Rhythm Scene Staff
| Aug 01, 2018
Have you ever been caught in this situation? You are playing snare drum or bass drum in band or orchestra. It is a loud, bombastic section that ultimately gives way to a quiet and more serene passage. You need to grab the tambourine in preparation for the next section, but it is upside down! You must spend the next few moments trying to figure out how to turn it over without it jingling all over the place, but unfortunately, your efforts are overmatched by gravity.
As percussionists, we contend with a lot of noisy instruments. We often don’t have the luxury of holding one instrument for a whole piece, like a wind or string player (but we do have more fun!). As we switch from one instrument or implement to another, carelessness can lead to unintended noises that can detract from a piece of music. However, with a little forethought, we all can avoid being that percussionist bumping the thunder sheet during an ensemble silence.
First, consider how you pick up and lay down instruments, mallets, and sticks. Always use mallet trays to reduce the amount of noise sticks make. You do not need anything more than a music stand and a black towel to help absorb extraneous sounds. Avoid setting mallets on instruments as they can easily roll off or make extra noise, and use trap tables for instruments like tambourines, crash cymbals, claves, etc. Unless the composer specifies, do not set instruments on top of other instruments. For a larger table or heavier instruments, use a folding tray or keyboard stand topped with a piece of wood with some cushioning foam or carpet. In addition to how, consider when you pick up and lay down instruments, mallets, and sticks. Especially with noisier instruments, try to do this during a louder section of the piece. That way, if any extraneous sound is made, it will be hidden.
Mark your music to remind you of upcoming instrument or mallet changes.Padded mallet trays and trap tables can help you avoid making noise when changing implements or instruments.
Spatial awareness with instrument setup is also critically important. Make sure your instruments are not crammed next to each other, unless you are playing multiple instruments from the same position. This will reduce the opportunity to accidentally bump one instrument with another or with yourself. Often, percussionists must share limited space at the back of the stage, so be considerate and cooperative in your setup to avoid competition over the space and instruments. Percussion is just as much about choreography as about making music. Have a game plan and write notes in your music telling you when to go where and when to pick up what. Often, it is beneficial to prepare an instrument, mallet choice, or tuning change many measures in advance, when the music allows you to do so with minimal noise and distraction. It may seem silly at first to write these kinds of directions, but midperformance, it can be easy to forget or diverge from the best plan of attack.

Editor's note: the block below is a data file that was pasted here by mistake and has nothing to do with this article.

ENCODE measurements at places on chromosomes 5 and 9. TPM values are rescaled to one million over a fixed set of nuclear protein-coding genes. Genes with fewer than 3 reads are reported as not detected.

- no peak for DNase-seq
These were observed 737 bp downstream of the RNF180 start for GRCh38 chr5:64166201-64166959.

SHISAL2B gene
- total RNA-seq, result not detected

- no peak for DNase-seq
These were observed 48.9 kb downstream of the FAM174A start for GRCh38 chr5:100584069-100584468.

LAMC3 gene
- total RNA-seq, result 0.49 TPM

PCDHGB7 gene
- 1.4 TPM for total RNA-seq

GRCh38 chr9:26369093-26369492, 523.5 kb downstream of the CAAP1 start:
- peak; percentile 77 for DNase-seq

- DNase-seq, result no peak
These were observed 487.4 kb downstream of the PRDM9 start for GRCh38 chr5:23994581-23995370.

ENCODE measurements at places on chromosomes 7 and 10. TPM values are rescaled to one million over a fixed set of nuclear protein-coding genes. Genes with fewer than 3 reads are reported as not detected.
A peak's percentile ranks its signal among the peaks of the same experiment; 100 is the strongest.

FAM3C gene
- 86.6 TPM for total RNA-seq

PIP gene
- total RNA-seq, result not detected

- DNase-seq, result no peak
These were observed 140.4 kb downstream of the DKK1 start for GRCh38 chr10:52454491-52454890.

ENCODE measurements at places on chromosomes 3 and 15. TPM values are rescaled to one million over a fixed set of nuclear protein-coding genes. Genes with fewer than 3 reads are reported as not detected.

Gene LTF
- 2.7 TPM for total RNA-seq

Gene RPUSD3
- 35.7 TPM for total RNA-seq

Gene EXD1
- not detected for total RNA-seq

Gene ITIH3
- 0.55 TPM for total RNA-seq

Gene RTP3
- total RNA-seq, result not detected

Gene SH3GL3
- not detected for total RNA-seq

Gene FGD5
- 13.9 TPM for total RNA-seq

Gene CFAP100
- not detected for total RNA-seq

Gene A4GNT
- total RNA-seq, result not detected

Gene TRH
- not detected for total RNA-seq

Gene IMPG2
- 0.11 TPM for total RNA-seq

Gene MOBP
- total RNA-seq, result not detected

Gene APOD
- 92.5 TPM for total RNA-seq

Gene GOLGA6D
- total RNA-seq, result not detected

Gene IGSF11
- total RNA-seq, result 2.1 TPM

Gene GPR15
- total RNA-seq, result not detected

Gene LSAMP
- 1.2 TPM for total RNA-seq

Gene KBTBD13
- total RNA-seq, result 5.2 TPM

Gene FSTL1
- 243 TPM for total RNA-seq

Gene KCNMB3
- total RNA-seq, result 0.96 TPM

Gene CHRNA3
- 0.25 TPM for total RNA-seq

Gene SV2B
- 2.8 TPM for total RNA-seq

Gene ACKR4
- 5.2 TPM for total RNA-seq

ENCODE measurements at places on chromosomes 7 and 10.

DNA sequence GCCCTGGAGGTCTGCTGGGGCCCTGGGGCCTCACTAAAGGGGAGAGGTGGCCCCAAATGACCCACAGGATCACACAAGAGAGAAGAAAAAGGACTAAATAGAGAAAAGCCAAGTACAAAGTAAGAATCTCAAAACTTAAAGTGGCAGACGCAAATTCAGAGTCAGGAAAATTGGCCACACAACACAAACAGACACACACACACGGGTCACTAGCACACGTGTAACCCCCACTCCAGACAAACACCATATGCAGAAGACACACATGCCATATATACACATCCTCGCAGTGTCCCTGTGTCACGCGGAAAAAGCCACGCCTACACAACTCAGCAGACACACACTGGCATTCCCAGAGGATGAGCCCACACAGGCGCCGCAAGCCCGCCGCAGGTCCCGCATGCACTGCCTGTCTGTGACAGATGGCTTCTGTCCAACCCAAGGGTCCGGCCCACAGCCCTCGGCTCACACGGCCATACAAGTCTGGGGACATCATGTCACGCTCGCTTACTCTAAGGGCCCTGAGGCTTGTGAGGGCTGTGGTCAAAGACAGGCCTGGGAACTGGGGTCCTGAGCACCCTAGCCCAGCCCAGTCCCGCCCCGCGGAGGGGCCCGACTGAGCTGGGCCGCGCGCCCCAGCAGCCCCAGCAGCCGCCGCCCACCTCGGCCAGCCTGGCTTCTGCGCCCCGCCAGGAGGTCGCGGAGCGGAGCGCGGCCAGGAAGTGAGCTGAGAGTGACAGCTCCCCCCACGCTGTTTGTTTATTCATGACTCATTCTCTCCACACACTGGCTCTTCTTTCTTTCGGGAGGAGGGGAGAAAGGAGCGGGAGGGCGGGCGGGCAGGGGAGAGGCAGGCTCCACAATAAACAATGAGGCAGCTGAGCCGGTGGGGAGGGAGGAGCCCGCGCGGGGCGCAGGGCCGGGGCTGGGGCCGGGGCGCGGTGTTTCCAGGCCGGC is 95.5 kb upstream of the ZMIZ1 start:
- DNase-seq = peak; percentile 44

Finally, make extra copies of music if needed. The last thing we need to worry about is shuffling pages of music back and forth to different instruments. Having multiple copies of music already set in place where they are needed will get rid of a visually distracting and potentially noisy variable.
As with most anything in life, playing percussion is about preparation. It is easy to forget about these seemingly minute details when worrying about an upcoming solo pianissimo snare drum roll or a wicked-fast xylophone lick. However, a little care goes a long way, and taking into consideration things like when and how instruments and sticks are picked up and set down can greatly improve your total performance. The last thing we want to do is minimize the intended effect of a piece of music with unintended distractions. With a little planning, we can not only sound good when playing, but sound good when not playing, too.
Dr. Alexandros Fragiskatos is Assistant Professor of Instrumental Music at Missouri Valley College. A proponent of contemporary music, he has commissioned, premiered, and performed new works across the U.S. and Europe. Alex plays percussion and drumset for musical theatre, and also plays steel pan, having directed the Arizona State University Pan Devils Steel Band while earning his Doctor of Musical Arts degree in percussion. For more information about Alex, visit fragiskatospercussion.com. R!S